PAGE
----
Internal documents reviewed by Business Insider that were drawn up as part of an investigation by Faraday Grid’s board and in-house counsel offer an unfiltered window into the divisive issues that tore the billion-dollar startup apart.
They detail how Andrew Scobie and Jacqui Porch borrowed money from the company to do up their house, used company cards for personal expenses, and spent lavishly on business travel and hotels — as well as the luxurious February dinner, the spending on which was cited as having been a factor in Scobie’s firing.
There are also allegations within the document concerning Scobie’s personal conduct, with the document alleging that the executive would swear at and humiliate employees — allegations repeated by former employees who spoke to Business Insider.
Andrew Scobie has denied wrongdoing, and disputed allegations within the document and from former staff that he spent money without board approval. He says that he hired lawyers and began proceedings for a claim of unfair dismissal, but the firm collapsed before he could bring a case. He did acknowledge that he borrowed money from Faraday Grid, that he was prone to swearing, and that he had made some personal purchases via the firm’s credit cards — but also says he repaid that money.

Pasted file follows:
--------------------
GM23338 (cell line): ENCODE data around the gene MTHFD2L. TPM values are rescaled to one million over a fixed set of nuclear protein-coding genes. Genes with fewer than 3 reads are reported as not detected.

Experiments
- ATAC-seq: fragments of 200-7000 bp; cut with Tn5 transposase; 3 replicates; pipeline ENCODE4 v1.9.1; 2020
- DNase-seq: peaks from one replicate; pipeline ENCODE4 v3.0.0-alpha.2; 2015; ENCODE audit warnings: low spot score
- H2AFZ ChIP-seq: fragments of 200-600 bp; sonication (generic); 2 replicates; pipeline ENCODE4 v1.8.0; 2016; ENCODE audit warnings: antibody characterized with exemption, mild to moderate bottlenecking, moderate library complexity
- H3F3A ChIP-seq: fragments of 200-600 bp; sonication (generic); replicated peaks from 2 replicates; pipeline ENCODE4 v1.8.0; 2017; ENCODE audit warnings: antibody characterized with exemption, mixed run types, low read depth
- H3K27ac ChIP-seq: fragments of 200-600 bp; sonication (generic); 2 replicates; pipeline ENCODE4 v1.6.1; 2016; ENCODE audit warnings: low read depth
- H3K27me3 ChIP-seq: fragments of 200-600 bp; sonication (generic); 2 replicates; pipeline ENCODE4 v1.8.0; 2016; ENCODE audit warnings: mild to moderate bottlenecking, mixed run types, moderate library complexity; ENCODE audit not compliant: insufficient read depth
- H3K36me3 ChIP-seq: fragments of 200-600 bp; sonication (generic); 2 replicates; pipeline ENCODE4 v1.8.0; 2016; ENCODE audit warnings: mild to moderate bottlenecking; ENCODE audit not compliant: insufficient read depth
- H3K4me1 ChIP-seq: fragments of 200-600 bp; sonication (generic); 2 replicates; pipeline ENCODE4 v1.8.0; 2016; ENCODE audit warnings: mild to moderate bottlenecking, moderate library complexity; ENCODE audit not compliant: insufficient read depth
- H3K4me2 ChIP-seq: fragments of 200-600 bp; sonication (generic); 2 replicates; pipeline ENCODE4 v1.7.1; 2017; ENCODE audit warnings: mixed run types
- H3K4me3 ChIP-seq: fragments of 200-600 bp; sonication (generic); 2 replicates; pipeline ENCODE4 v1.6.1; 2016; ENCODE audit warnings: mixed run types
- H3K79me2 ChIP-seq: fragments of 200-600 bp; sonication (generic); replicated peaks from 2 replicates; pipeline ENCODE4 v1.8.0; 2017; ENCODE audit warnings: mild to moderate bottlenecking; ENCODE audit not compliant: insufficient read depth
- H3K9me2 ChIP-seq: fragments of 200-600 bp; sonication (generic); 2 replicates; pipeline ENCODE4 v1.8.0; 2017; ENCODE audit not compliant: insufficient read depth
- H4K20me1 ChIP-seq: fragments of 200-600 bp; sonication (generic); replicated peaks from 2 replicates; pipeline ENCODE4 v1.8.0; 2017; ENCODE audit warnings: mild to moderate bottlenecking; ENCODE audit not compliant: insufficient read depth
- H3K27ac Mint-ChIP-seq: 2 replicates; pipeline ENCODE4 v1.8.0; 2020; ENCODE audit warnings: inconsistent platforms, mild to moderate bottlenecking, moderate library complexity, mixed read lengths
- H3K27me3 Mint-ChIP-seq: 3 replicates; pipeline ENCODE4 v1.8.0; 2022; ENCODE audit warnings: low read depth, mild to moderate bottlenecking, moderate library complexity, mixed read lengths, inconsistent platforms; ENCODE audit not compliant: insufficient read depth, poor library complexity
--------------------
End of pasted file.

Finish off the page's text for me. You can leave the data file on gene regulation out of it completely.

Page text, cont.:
He told Business Insider: “For the record, there were no formal complaints about my behaviour at any time. And we openly set about building a proactive culture as an open, candid and rigorous company at all times, based on de-centralized decision making.
“But we were also in a fast-moving, pressured environment given the changes we aim to make to the world’s energy systems, and everyone’s perception of appropriate behaviour is slightly different.”
He acknowledged the February dinner, stating: “Ms Neumann spent two days in our Edinburgh office as part of the due diligence process Adam Neumann’s office undertook as part of investing in the company. We understood she had dietary constraints so we asked a chef known to the company (for his healthy cooking and menus), to prepare a specific meal for her and Faraday Grid management one evening.”